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“The Sea” by James Reeves is OFTEN used in state tests, worksheets, and anthologies. It is short, but provides a lot to discuss. It is straightforward, and yet still complex. The imagery is superb. Almost all of it is within the grasp of the student, and yet there are parts that need discussion to be revealed. All in all, it is a perfect poem to use with a class! Due to copyright laws, I am unable to include the poem. It is easy to find and is likely in your anthology. Included is a lesson plan originally written for 7th graders- appropriate for grades 6-12. This is a PowerPoint, lesson plan AND worksheet. The PowerPoint includes: the Essential Question Activating Strategy Defined vocabulary and Examples. Students will learn figurative language, metaphor and simile. They will see examples and create some new ones. Next, they will learn denotation and connotation. Again, they will see examples and try their hand at examples. Finally, they will apply this knowledge to the poem, "The Sea" by James Reeves. After reading through once, students will answer questions about the first stanza and discuss. Then, the teacher (and PowerPoint) will guide them to answer the essential question based on the first stanza. The second stanza will be read, questions will be answered, and the essential question will be attempted again, discussed and perfected. Finally, the third stanza will be the focus of the assessment. The students will again read and answer questions, but this time, the students will be expected to use the strategy taught (re-read, locate, investigate and compare) to answer the essential question on their own. There are more slides after the poem study is over, including an activity to write the poem in as few words as possible (to illustrate how word choice is important) as well as an exit ticket. I hope you enjoy this lesson! Thank you!
Context Clues 6-8
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Context Clues 6-8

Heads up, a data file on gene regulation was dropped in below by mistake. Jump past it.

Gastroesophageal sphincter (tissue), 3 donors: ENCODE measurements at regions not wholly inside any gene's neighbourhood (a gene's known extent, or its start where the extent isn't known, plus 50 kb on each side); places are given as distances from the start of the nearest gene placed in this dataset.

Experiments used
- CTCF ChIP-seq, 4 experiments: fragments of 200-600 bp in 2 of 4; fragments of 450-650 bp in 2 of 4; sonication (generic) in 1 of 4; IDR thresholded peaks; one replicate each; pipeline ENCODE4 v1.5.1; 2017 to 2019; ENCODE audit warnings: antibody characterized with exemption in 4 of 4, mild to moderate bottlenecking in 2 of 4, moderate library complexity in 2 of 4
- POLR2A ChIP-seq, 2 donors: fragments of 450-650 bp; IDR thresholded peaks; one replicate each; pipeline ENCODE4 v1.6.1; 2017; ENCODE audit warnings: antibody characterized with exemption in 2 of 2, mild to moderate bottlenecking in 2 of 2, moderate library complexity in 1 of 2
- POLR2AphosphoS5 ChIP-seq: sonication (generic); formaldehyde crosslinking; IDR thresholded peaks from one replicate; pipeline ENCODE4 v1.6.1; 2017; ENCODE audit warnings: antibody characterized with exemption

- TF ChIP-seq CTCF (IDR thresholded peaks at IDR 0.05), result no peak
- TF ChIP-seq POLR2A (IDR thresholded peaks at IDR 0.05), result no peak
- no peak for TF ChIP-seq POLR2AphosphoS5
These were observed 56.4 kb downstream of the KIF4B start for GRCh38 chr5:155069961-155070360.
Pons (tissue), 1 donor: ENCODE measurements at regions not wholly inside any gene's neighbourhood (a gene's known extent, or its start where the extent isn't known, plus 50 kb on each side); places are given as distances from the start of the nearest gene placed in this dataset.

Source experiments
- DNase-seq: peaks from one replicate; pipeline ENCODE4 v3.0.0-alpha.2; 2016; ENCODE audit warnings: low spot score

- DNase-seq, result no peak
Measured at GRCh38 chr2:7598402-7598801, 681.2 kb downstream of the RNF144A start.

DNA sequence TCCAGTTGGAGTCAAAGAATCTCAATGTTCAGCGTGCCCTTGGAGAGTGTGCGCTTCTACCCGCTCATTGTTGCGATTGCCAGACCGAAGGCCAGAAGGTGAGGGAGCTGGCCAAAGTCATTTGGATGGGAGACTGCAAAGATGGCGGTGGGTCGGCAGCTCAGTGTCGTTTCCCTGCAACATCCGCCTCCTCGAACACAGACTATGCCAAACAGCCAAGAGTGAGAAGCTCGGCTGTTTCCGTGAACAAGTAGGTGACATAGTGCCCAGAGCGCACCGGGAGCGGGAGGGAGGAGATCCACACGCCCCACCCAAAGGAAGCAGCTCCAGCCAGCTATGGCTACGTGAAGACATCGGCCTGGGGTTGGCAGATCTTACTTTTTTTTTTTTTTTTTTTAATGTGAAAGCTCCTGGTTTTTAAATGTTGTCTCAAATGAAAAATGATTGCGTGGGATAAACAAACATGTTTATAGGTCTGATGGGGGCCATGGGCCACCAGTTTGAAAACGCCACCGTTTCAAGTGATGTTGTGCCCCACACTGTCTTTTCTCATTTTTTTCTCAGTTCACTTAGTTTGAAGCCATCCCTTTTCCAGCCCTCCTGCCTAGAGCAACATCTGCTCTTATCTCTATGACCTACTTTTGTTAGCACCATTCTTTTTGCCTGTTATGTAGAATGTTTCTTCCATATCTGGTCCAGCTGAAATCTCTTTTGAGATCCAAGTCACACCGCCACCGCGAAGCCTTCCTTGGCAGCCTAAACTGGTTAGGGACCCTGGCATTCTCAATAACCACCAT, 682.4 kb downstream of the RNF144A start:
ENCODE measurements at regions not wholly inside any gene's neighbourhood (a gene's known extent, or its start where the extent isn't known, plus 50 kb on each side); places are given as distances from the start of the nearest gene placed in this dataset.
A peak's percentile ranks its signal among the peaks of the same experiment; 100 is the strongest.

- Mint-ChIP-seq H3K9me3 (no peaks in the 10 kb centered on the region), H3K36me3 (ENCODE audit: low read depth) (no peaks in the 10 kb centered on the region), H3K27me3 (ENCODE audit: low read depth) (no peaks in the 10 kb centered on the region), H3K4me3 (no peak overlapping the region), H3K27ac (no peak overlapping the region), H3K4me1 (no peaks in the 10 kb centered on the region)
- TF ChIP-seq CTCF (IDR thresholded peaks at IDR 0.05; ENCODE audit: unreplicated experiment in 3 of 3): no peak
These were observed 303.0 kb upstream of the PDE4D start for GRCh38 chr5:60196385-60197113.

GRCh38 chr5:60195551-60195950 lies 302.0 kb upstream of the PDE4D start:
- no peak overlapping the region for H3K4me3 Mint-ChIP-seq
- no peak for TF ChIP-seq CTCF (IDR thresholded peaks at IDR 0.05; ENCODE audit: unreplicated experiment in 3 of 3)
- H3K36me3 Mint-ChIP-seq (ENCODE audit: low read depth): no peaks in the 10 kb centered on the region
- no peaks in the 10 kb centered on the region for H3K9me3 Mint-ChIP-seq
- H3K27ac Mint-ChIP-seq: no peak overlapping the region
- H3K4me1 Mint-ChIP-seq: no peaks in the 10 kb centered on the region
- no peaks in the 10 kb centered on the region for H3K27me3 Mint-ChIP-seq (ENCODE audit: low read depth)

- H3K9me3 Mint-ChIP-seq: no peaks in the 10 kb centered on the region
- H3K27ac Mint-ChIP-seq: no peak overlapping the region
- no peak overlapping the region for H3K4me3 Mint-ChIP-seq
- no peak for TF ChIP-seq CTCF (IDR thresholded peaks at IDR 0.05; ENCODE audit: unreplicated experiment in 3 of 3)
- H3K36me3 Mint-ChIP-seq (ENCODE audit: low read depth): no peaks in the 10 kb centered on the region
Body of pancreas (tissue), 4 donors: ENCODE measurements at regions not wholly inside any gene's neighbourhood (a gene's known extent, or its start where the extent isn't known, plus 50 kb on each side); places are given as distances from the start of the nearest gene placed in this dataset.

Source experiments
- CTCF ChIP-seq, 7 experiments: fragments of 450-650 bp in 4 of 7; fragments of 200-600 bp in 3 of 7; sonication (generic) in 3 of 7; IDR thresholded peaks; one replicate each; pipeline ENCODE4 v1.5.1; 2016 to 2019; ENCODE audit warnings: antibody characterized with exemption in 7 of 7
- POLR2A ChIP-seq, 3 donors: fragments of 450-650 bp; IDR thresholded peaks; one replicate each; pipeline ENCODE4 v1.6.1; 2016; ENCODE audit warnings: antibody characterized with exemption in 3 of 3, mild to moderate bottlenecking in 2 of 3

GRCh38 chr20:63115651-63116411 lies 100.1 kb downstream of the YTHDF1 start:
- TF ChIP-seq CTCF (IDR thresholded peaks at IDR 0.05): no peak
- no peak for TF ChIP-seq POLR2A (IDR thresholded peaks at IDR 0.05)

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Context clues are so important; they are part of the Common Core Standards in grades TWO through TWELVE! This lesson focuses on grades 6 through 8. This product includes: ---An EATS Lesson plan (with activating strategy, teaching strategies, etc.) ---A complete PowerPoint for this lesson ---Two worksheets ---Two activities ---A PowerPoint of printable task cards (8)- perfect for differentiated instruction The lesson gives the definition for context and shows examples. A sample sentence without context clues is also shown. Students will be given an original picture of "clues" as a PowerPoint visual to connect with this concept. Students will learn the four main strategies that writers use to give context clues to their readers (telling, examples, antonyms, and picture-painting). As a class, students will practice with the examples on the PowerPoint- identifying which strategy the writer used. Later, students will pair up and work on TASK CARD examples (perfect for differentiating this lesson- or use them as homework slips!). Finally, students will work independently on a worksheet and create a context clue-filled sentence of their own for their peers to critique. Most of the students' unknown words come from my "Word of the Day: Preparing for the S.A.T." So, if they accidentally learn the meaning, it's a win!! :) This lesson has a lot of information and several strategies for students to learn. The second PowerPoint (the one with task cards) is intended to be printed. This lesson focuses on: CCSS Literacy .L.6.4.a, 7.4.a, and 8-12.4.a. Thank you so much!
Match Up #1 -Printable Activity: Literary Terms Game
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Match Up #1 -Printable Activity: Literary Terms Game